Through the years, the design and layout of urban developments have become increasingly regulated. Professional and governmental bodies have developed standards for the built environment that dictate all aspects of the form and shape of urban American communities. Furthermore, the methodical administration of public works, the centralized supervision over land development, and the influential rise of the engineering and urban planning professions have established many of these design standards as absolutes. Although simple and familiar standards for subdividing land, grading, laying streets and utilities, and configuring right-of-way and street widths may seem innocuous, when they are copied and adopted from one place to another they have an enormous impact-good and bad-on the way our communities and neighborhoods look, feel, and work.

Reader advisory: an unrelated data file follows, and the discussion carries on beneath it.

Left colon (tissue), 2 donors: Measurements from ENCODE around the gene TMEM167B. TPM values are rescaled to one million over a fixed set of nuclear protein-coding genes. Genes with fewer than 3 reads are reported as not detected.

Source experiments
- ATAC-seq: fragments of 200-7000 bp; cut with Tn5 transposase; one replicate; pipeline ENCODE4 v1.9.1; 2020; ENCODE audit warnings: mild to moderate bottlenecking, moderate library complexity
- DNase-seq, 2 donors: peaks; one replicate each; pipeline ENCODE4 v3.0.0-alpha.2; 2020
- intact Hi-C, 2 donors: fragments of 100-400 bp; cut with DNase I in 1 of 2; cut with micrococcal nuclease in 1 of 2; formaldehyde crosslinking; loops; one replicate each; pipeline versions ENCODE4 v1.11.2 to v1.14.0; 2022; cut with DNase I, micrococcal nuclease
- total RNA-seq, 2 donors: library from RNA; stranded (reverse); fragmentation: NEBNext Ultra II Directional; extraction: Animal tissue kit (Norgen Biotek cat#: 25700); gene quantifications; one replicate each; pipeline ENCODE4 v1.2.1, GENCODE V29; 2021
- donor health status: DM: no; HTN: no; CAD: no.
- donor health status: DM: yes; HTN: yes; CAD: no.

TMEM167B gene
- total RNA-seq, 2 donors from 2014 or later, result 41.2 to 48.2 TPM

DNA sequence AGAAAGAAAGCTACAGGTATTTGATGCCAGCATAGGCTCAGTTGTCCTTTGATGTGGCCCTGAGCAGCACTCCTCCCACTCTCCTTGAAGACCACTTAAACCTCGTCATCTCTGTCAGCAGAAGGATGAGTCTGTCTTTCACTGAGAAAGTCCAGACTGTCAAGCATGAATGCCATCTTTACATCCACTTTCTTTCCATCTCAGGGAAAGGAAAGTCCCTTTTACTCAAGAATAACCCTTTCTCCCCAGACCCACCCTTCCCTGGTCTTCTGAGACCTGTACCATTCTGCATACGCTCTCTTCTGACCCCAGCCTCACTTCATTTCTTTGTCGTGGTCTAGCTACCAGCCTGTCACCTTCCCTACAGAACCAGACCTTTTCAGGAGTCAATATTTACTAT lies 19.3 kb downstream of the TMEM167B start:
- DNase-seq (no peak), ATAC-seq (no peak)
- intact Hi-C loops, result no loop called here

One reason development standards have often been automatically adopted and legitimized by local governments is to shield them from responsibility in decision making. Modifications have been discouraged; because higher governmental agencies have not allowed flexibility, lesser agencies have been reluctant to do so. Financial institutions and lenders have also been hesitant to support development proposals outside the mainstream, particularly when they do not conform to established design practices. With the crafting of exact rules and standards, regulatory bodies can more predictably shape development, even though the actual results may be less desirable than a more variable approach.
Standards not only shape and affect physical space, but are also an important aspect of planning practice. Planning professionals spend most of their